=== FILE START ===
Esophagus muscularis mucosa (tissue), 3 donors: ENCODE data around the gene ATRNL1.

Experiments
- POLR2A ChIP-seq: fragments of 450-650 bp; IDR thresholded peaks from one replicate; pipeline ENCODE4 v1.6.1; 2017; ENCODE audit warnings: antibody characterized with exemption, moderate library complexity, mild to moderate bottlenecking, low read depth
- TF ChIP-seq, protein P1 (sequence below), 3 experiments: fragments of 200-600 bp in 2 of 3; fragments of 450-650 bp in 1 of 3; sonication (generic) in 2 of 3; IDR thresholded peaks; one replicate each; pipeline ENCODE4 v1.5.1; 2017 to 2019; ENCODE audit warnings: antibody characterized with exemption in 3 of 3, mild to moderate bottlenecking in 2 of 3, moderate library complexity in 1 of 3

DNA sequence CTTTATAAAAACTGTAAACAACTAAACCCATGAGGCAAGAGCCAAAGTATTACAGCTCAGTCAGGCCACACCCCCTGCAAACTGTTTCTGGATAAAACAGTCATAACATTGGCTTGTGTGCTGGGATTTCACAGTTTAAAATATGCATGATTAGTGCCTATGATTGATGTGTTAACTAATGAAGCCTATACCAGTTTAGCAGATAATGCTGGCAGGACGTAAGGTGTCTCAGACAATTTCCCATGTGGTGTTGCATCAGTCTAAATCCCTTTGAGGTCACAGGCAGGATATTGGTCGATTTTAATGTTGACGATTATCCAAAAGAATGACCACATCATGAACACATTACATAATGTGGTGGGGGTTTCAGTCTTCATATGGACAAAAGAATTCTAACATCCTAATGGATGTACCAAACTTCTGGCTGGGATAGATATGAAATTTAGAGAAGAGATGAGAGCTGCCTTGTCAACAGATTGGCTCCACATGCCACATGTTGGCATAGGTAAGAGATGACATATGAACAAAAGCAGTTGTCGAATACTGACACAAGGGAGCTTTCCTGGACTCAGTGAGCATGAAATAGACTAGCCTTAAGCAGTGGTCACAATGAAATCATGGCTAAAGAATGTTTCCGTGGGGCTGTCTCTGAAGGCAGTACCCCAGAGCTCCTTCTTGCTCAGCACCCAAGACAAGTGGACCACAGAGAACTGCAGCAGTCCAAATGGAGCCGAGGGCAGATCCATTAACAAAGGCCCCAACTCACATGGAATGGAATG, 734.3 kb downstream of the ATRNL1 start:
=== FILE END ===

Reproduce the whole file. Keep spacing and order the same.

Esophagus muscularis mucosa (tissue), 3 donors: ENCODE data around the gene ATRNL1.

Experiments
- POLR2A ChIP-seq: fragments of 450-650 bp; IDR thresholded peaks from one replicate; pipeline ENCODE4 v1.6.1; 2017; ENCODE audit warnings: antibody characterized with exemption, moderate library complexity, mild to moderate bottlenecking, low read depth
- TF ChIP-seq, protein P1 (sequence below), 3 experiments: fragments of 200-600 bp in 2 of 3; fragments of 450-650 bp in 1 of 3; sonication (generic) in 2 of 3; IDR thresholded peaks; one replicate each; pipeline ENCODE4 v1.5.1; 2017 to 2019; ENCODE audit warnings: antibody characterized with exemption in 3 of 3, mild to moderate bottlenecking in 2 of 3, moderate library complexity in 1 of 3

DNA sequence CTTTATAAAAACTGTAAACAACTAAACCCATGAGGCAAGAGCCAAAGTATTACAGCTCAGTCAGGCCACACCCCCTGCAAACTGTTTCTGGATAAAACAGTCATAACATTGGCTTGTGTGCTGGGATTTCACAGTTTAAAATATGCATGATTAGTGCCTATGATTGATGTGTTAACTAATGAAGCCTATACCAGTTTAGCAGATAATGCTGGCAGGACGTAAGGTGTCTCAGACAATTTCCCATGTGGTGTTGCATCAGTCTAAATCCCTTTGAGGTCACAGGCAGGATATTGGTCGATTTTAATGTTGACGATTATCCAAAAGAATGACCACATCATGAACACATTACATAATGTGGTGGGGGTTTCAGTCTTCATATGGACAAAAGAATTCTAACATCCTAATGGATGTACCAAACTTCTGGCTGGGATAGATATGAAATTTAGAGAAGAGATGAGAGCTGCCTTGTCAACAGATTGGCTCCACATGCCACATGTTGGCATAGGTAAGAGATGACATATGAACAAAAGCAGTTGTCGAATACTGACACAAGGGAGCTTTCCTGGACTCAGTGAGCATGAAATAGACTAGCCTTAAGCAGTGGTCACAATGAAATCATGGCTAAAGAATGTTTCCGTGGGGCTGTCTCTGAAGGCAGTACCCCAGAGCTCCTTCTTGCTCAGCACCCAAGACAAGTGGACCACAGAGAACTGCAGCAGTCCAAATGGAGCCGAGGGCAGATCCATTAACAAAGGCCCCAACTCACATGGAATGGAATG, 734.3 kb downstream of the ATRNL1 start: